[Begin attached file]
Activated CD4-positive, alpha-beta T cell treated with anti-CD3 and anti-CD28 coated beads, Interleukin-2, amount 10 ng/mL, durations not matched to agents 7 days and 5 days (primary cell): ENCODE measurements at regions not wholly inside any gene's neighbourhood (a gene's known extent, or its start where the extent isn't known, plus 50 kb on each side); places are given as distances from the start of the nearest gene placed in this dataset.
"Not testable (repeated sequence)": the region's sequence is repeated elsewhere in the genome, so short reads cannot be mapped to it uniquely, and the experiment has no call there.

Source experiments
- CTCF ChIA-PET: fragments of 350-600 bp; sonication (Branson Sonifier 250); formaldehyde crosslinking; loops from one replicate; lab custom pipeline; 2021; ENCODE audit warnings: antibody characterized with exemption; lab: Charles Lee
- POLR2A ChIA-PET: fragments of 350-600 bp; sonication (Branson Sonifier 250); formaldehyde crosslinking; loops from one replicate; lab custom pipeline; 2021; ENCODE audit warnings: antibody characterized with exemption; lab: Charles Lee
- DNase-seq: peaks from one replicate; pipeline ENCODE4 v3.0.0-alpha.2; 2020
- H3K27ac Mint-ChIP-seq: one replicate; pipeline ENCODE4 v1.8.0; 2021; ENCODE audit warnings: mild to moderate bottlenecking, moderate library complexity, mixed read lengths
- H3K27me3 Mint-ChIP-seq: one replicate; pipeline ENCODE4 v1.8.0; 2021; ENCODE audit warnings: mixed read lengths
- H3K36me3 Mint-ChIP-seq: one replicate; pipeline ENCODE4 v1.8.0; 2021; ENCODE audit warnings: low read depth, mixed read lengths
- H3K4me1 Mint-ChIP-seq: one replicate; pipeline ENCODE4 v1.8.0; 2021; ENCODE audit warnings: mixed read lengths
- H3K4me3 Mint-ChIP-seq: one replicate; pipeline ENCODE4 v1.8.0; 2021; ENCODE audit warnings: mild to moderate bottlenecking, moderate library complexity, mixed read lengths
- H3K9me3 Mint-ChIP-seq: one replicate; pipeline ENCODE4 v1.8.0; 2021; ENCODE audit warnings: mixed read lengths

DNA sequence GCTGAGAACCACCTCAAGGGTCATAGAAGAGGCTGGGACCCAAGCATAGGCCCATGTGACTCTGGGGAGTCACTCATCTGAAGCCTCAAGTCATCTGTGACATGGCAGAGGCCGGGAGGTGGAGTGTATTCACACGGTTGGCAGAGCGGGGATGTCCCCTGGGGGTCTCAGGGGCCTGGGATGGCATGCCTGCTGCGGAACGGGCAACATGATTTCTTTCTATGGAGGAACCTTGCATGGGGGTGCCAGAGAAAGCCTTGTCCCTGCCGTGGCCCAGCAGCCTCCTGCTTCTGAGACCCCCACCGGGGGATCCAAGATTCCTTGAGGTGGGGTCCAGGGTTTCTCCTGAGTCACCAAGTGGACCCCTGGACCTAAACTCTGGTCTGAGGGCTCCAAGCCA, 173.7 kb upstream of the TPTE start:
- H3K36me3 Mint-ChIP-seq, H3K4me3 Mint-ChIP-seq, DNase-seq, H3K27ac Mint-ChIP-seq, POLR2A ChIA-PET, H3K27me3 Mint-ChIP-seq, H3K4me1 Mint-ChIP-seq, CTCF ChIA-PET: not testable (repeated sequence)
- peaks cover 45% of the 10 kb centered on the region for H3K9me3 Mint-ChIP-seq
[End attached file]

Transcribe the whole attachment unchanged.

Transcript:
Activated CD4-positive, alpha-beta T cell treated with anti-CD3 and anti-CD28 coated beads, Interleukin-2, amount 10 ng/mL, durations not matched to agents 7 days and 5 days (primary cell): ENCODE measurements at regions not wholly inside any gene's neighbourhood (a gene's known extent, or its start where the extent isn't known, plus 50 kb on each side); places are given as distances from the start of the nearest gene placed in this dataset.
"Not testable (repeated sequence)": the region's sequence is repeated elsewhere in the genome, so short reads cannot be mapped to it uniquely, and the experiment has no call there.

Source experiments
- CTCF ChIA-PET: fragments of 350-600 bp; sonication (Branson Sonifier 250); formaldehyde crosslinking; loops from one replicate; lab custom pipeline; 2021; ENCODE audit warnings: antibody characterized with exemption; lab: Charles Lee
- POLR2A ChIA-PET: fragments of 350-600 bp; sonication (Branson Sonifier 250); formaldehyde crosslinking; loops from one replicate; lab custom pipeline; 2021; ENCODE audit warnings: antibody characterized with exemption; lab: Charles Lee
- DNase-seq: peaks from one replicate; pipeline ENCODE4 v3.0.0-alpha.2; 2020
- H3K27ac Mint-ChIP-seq: one replicate; pipeline ENCODE4 v1.8.0; 2021; ENCODE audit warnings: mild to moderate bottlenecking, moderate library complexity, mixed read lengths
- H3K27me3 Mint-ChIP-seq: one replicate; pipeline ENCODE4 v1.8.0; 2021; ENCODE audit warnings: mixed read lengths
- H3K36me3 Mint-ChIP-seq: one replicate; pipeline ENCODE4 v1.8.0; 2021; ENCODE audit warnings: low read depth, mixed read lengths
- H3K4me1 Mint-ChIP-seq: one replicate; pipeline ENCODE4 v1.8.0; 2021; ENCODE audit warnings: mixed read lengths
- H3K4me3 Mint-ChIP-seq: one replicate; pipeline ENCODE4 v1.8.0; 2021; ENCODE audit warnings: mild to moderate bottlenecking, moderate library complexity, mixed read lengths
- H3K9me3 Mint-ChIP-seq: one replicate; pipeline ENCODE4 v1.8.0; 2021; ENCODE audit warnings: mixed read lengths

DNA sequence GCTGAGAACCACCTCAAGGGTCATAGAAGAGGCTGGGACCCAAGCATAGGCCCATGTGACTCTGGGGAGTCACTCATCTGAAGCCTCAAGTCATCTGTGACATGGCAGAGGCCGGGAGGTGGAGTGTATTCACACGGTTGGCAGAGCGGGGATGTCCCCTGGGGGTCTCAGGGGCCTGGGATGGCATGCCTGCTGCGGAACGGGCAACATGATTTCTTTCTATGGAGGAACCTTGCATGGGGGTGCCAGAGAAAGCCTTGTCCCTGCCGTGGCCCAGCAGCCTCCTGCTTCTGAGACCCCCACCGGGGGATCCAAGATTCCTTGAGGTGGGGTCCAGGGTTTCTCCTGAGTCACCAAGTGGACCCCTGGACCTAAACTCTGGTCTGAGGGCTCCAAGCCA, 173.7 kb upstream of the TPTE start:
- H3K36me3 Mint-ChIP-seq, H3K4me3 Mint-ChIP-seq, DNase-seq, H3K27ac Mint-ChIP-seq, POLR2A ChIA-PET, H3K27me3 Mint-ChIP-seq, H3K4me1 Mint-ChIP-seq, CTCF ChIA-PET: not testable (repeated sequence)
- peaks cover 45% of the 10 kb centered on the region for H3K9me3 Mint-ChIP-seq